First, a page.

The Canadian government announced yesterday the coming into force of new review thresholds and other changes to the Investment Canada Act (ICA) that will affect foreign investors seeking to do business in Canada. While the changes should achieve the government’s objective of decreasing the number of investments subject to review, the determination of whether or not an investment will be reviewable will become more complex. In addition, the timeframes for national security reviews will become longer and investors will also have to provide significantly more detailed information about themselves in their filings.
What You Need To Know
Net benefit reviews will now be based on the Canadian business’ enterprise value
Effective April 24, 2015, the threshold for net benefit reviews under the ICA will be based on the enterprise value (EV) of the Canadian business rather than its asset value (AV).
For publicly-traded Canadian businesses, EV will be determined based on market capitalization, plus liabilities, minus cash and cash equivalents. For private companies, EV will be total acquisition value, plus liabilities, minus cash and cash equivalents. For an asset acquisition, EV will be the purchase price, plus assumed liabilities, minus any cash and cash equivalents that are transferred to the investor.
The initial threshold will be $600 million. It will be raised to $800 million in two years, to $1 billion two years later and thereafter indexed annually to changes in Canada’s nominal GDP. A similarly-indexed AV threshold will continue to apply to investors from non-World Trade Organization (WTO) member states, investors that are state-owned enterprises (SOEs), and in connection with the acquisition of cultural businesses. Although the new EV threshold is higher than the current $369 million AV threshold, retaining the AV threshold for certain transactions may lead to counter-intuitive results in some cases. For example, a Canadian business could have a low AV but high EV, with the result that its acquisition by an SOE would not be reviewable but its acquisition by a private sector investor would be.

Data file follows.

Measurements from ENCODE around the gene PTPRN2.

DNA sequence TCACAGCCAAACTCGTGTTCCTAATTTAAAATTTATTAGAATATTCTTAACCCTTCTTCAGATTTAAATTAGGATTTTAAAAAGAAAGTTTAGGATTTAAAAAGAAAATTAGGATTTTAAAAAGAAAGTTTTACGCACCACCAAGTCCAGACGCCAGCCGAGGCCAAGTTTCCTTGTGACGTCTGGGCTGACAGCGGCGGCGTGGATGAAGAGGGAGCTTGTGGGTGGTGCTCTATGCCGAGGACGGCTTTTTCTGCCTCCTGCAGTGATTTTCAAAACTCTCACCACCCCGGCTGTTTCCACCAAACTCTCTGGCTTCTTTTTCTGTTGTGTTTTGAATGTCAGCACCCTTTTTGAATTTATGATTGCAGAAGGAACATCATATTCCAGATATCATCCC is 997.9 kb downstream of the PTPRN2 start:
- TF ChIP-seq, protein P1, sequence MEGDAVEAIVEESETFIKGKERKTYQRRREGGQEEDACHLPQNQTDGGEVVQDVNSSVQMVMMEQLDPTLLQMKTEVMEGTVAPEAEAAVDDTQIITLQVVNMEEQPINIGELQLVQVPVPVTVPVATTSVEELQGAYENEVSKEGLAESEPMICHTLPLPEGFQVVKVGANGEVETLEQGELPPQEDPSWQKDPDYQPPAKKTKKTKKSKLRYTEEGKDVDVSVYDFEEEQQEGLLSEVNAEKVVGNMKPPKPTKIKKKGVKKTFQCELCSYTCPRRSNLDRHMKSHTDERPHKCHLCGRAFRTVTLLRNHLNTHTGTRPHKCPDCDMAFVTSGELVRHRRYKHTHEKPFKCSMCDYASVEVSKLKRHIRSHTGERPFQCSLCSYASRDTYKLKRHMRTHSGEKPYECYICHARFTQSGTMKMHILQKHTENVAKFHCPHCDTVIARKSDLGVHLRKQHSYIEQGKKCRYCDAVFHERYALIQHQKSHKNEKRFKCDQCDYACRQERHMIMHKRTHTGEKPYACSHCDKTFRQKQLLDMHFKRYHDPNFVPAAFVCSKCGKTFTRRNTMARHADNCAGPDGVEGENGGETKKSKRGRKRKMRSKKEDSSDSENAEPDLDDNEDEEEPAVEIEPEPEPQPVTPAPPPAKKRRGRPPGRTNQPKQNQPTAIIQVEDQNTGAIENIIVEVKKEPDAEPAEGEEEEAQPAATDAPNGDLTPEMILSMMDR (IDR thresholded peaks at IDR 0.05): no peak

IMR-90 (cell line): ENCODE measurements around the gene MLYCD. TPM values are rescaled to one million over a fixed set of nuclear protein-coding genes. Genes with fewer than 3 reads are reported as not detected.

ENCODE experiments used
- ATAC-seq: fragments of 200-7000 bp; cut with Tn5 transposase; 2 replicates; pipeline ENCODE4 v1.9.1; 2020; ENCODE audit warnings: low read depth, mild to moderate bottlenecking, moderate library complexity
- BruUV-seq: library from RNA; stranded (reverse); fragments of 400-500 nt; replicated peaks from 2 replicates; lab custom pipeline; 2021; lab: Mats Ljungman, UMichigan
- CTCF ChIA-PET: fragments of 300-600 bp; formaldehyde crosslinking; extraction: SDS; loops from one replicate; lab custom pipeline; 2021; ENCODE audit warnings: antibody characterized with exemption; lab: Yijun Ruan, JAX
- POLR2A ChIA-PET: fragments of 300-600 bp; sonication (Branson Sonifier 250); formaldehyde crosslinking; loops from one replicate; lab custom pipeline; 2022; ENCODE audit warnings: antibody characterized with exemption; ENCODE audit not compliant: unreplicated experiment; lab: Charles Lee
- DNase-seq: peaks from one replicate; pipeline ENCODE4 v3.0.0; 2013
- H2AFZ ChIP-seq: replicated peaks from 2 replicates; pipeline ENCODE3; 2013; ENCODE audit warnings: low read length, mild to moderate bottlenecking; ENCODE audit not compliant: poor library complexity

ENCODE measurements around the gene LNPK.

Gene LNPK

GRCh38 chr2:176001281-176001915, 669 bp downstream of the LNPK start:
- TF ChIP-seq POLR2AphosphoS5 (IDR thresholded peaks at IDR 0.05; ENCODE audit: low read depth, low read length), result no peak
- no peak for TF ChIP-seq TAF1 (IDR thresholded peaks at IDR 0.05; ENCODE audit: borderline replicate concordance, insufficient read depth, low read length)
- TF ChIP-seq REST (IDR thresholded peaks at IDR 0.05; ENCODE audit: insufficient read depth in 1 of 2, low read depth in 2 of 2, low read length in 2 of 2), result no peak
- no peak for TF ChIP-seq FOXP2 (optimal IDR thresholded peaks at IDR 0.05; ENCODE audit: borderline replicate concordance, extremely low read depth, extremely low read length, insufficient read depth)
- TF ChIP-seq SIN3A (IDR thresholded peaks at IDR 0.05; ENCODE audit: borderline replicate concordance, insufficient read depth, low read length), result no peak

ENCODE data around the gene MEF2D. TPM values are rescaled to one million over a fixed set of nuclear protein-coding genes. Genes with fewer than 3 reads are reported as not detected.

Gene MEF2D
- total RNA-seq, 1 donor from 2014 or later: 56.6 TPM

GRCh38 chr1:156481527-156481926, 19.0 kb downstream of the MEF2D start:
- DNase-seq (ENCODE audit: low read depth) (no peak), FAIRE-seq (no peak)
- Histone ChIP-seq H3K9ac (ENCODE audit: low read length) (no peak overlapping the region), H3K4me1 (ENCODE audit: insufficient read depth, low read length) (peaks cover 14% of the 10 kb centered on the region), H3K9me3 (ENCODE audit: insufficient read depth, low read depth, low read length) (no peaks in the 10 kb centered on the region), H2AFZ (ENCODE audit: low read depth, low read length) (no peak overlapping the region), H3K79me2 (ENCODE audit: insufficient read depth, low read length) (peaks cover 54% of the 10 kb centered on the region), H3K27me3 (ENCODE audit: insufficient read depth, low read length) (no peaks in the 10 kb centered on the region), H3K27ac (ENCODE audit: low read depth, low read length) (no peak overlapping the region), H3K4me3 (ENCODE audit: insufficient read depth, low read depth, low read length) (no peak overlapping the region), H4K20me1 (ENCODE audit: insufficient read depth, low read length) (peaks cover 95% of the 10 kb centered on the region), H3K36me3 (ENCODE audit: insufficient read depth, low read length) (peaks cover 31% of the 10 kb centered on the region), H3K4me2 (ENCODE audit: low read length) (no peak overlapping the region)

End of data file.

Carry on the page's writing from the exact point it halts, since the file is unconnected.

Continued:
National security timeframes will become longer
In addition to net benefit reviews, the ICA authorises the government to review investments that could be injurious to Canada’s national security. The changes announced yesterday extend the timelines for various stages of a national security review. Cumulatively, the changes increase the maximum national security review timeframe from 130 days to 200 days (or longer with the consent of an investor). The government tends to use all the time available to it to conduct its reviews, so the new maximum timeframe is likely to become the default review timeframe.
Revised forms will require the disclosure of confidential information
Effective April 24, 2015, new notification and application for review forms will require foreign investors to disclose a significant amount of additional information, even where there is no net benefit review. For example, investors will have to disclose whether they are owned, controlled or influenced by a foreign government; sources of funding; and information relating to board members, the five highest paid officers, and shareholders. These new informational requirements will be used by the government to help carry out net benefit assessments but also to determine whether to commence national security reviews, which have no triggering thresholds and are being initiated by the government with increasing frequency.
To discuss these issues, please contact the author(s).
This publication is a general discussion of certain legal and related developments and should not be relied upon as legal advice. If you require legal advice, we would be pleased to discuss the issues in this publication with you, in the context of your particular circumstances.
For permission to republish this or any other publication, contact Janelle Weed.
© 2019 by Torys LLP.
All rights reserved.